Toxic agent found during APG cleanup

Substances were in bottles near Bush River tributary

December 21, 2003|By Lane Harvey Brown | Lane Harvey Brown,SUN STAFF

An Aberdeen Proving Ground environmental scientist said Friday that an emergency cleanup of aging glass bottles found along the banks of a Bush River tributary has turned up chemical warfare agent in some of the containers.

Don Green, who works in the base's environmental restoration program, said he received a phone call late Thursday from the Edgewood Chemical Biological Center, which has been analyzing the containers since the cleanup began in the spring.

The 28 bottles, which were discovered at the rear of a burial pit after grass along the shoreline was peeled back, contained some mustard agent and lewisite, Green said. He said the bottles ranged in size from laboratory vials to 5-gallon containers.

Green said he was not told how large the discovery was, but added that he expects to receive a detailed written report from the ECBC lab this week.

Thirty-one other bottles removed from the site previously have not contained agent, he said.

Glenda Bowling of the Aberdeen Proving Ground Superfund Citizens Coalitions, which watches cleanup at the base closely, said she has asked for a presentation on the discovery at next month's environmental restoration advisory board.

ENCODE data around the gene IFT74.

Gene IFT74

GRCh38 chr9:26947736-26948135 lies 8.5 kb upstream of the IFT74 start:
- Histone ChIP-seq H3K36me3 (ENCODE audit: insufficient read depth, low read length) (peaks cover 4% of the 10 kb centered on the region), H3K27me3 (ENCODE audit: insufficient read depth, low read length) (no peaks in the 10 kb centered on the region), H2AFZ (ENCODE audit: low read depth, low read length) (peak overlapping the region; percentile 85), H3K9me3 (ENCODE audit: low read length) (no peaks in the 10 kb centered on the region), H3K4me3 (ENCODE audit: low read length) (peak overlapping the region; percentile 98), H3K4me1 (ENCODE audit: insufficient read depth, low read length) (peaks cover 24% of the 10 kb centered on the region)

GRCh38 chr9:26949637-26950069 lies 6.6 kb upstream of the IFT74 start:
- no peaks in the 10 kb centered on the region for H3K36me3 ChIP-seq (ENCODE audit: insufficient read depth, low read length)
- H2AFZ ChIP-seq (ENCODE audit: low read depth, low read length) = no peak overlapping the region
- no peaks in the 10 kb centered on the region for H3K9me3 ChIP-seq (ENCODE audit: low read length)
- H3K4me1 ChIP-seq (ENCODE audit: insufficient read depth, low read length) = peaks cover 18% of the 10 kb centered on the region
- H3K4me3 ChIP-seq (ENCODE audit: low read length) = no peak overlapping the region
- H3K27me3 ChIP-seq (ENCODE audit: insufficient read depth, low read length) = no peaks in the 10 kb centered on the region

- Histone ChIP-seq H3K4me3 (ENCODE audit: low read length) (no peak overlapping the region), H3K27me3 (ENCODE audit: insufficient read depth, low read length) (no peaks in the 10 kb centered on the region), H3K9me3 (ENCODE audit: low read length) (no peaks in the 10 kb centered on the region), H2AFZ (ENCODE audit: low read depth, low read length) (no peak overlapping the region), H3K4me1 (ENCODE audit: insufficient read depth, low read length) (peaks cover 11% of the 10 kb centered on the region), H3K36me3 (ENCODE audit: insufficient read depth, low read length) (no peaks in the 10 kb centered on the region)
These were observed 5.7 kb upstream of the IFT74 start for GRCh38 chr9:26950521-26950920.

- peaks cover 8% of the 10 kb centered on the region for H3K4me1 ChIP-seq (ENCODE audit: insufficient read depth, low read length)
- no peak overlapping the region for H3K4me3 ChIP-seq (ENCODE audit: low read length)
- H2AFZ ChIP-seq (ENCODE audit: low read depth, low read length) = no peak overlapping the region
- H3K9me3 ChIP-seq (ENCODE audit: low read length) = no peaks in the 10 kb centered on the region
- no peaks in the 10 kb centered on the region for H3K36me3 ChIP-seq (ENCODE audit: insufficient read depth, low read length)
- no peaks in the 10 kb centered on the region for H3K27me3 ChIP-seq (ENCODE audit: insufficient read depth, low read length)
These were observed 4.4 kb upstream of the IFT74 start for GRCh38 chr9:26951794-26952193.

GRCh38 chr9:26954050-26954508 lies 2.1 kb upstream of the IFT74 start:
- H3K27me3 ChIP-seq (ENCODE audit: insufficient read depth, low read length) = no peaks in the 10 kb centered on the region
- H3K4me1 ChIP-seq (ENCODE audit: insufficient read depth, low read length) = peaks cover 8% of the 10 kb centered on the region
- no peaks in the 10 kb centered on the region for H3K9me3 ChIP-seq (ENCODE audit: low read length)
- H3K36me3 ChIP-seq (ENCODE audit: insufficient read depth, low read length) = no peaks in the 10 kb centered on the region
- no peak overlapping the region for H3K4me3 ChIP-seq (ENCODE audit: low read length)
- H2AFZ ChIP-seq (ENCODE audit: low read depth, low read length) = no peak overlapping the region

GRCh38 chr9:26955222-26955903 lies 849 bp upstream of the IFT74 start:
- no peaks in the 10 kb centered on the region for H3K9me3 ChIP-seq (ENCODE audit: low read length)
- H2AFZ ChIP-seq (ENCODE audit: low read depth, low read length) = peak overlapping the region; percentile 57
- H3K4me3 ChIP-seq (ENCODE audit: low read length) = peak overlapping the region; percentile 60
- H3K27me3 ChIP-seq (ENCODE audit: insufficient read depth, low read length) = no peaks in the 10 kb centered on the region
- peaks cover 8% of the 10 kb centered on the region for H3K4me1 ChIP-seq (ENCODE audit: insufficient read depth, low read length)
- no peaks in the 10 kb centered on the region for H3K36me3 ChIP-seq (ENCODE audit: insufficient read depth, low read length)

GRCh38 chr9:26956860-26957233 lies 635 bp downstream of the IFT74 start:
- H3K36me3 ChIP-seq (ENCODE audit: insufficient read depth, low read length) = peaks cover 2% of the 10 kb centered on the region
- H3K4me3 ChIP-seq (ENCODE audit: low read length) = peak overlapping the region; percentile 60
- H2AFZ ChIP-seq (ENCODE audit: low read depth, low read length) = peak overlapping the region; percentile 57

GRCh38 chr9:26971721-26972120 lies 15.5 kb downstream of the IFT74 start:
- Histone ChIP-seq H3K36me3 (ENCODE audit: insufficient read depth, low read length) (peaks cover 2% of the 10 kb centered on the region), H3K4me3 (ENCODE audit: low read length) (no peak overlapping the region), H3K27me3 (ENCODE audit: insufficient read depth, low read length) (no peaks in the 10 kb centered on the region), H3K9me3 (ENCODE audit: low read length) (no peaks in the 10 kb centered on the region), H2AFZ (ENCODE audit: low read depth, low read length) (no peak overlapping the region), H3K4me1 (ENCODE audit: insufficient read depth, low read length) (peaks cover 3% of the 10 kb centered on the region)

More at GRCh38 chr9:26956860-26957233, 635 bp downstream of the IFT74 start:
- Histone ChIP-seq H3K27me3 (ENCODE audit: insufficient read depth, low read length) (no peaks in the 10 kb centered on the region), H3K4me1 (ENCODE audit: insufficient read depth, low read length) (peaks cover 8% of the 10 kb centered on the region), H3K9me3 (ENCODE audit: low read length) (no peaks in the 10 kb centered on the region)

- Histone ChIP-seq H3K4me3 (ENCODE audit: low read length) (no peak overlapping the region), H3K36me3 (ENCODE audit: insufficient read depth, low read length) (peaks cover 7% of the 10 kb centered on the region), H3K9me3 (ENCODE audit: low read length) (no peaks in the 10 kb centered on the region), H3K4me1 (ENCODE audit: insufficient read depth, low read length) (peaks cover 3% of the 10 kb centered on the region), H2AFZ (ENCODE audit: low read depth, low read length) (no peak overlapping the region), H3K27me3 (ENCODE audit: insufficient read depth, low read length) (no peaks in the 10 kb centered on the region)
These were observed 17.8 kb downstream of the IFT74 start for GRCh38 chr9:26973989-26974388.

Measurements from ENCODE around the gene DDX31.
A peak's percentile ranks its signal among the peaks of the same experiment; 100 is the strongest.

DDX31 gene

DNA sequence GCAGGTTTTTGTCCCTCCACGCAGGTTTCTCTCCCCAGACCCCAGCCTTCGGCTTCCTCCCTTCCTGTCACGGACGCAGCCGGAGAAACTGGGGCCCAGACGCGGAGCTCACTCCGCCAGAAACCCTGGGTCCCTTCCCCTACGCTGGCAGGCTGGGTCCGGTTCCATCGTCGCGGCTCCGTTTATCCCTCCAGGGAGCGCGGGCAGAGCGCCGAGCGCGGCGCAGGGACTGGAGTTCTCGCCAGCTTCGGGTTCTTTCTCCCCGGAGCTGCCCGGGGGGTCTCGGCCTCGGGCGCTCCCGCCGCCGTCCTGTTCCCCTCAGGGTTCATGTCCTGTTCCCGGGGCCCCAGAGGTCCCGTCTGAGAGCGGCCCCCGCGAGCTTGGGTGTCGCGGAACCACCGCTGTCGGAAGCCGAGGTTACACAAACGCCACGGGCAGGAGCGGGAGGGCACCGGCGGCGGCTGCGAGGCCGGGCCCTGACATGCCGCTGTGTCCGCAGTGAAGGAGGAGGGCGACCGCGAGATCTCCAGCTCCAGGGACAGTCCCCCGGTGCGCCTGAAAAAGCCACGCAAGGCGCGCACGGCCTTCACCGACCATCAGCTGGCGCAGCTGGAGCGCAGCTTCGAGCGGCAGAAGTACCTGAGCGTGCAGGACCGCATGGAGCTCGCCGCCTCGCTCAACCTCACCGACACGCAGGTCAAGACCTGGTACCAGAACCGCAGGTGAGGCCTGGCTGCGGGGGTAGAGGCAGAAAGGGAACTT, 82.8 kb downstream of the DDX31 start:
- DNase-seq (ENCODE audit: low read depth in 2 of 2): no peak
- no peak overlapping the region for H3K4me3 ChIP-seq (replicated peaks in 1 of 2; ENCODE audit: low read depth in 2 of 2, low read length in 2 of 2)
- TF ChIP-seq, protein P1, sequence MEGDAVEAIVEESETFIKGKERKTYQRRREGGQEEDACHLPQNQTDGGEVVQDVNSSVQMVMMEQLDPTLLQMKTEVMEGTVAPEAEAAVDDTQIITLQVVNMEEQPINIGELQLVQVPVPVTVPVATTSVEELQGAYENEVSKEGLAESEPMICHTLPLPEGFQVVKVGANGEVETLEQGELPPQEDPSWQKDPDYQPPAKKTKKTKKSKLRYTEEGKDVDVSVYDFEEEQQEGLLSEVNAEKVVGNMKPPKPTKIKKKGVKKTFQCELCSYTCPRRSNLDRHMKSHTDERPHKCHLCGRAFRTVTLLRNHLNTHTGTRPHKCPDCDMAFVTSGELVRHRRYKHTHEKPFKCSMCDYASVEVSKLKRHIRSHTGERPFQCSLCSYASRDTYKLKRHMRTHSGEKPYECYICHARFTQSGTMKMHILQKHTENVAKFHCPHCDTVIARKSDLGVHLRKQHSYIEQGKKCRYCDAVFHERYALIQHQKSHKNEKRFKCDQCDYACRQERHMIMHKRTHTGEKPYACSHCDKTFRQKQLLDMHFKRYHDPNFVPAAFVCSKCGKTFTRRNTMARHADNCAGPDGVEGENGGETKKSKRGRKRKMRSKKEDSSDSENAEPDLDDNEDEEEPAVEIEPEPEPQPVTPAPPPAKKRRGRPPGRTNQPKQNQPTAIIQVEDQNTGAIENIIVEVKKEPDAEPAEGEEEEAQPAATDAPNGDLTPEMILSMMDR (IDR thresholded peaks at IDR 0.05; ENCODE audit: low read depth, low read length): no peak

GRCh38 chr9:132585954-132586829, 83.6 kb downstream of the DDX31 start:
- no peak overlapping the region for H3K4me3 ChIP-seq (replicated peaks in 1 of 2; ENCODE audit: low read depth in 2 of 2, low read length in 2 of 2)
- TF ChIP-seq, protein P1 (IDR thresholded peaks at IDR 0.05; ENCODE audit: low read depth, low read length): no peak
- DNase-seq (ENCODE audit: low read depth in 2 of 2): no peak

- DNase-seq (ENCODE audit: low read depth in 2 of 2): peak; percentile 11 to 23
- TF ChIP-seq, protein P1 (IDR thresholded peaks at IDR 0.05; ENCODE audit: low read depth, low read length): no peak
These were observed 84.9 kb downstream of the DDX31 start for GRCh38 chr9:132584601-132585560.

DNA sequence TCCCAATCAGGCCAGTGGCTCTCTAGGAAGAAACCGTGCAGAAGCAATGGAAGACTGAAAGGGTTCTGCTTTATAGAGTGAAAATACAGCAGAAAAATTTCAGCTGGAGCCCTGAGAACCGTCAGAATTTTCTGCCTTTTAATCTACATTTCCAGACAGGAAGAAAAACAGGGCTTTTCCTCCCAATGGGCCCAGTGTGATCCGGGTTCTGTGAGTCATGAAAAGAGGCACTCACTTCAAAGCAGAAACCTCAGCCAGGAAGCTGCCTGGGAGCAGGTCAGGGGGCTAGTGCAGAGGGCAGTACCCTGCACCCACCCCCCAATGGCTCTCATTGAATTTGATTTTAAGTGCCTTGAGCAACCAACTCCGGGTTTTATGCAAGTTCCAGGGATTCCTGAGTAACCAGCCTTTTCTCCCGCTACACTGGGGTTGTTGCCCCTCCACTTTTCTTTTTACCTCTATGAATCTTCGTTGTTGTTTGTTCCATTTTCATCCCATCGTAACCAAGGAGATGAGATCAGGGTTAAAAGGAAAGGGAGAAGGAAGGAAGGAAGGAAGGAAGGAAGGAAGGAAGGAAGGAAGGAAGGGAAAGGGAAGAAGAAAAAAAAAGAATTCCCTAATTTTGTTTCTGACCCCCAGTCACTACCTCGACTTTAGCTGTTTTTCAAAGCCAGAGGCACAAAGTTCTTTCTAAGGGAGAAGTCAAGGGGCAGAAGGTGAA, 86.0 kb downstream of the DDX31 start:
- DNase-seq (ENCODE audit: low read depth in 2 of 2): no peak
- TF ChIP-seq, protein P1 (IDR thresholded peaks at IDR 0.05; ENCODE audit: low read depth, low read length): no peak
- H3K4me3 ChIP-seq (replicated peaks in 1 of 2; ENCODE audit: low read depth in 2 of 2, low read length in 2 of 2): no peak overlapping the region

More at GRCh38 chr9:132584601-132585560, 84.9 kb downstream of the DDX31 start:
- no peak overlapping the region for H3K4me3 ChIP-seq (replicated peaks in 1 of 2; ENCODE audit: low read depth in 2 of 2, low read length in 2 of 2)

"Anytime they find mustard and lewisite, it's not good news," Bowling said. "Until I get some more information, that's about all I can say."

She said she wants to know whether any of the containers were leaking, and how much chemical agent was discovered.

The Kings Creek time-critical removal action began in the spring after a biologist found glass bottles spilling from the eroded shoreline.

Green said a temporary shoreline buffer has been created, and the next step, to be taken next month, will use ground-penetrating radar to scan for other burial pits in the area, which has long been known as a dumping ground.

In the 1920s and 1930s, the area was an open burning and dumping site for mustard agent and lewisite, now-banned carcinogenic blistering agents, according to APG records. Old munitions also were dumped in pits.

Green said the project so far has cost about $180,000.

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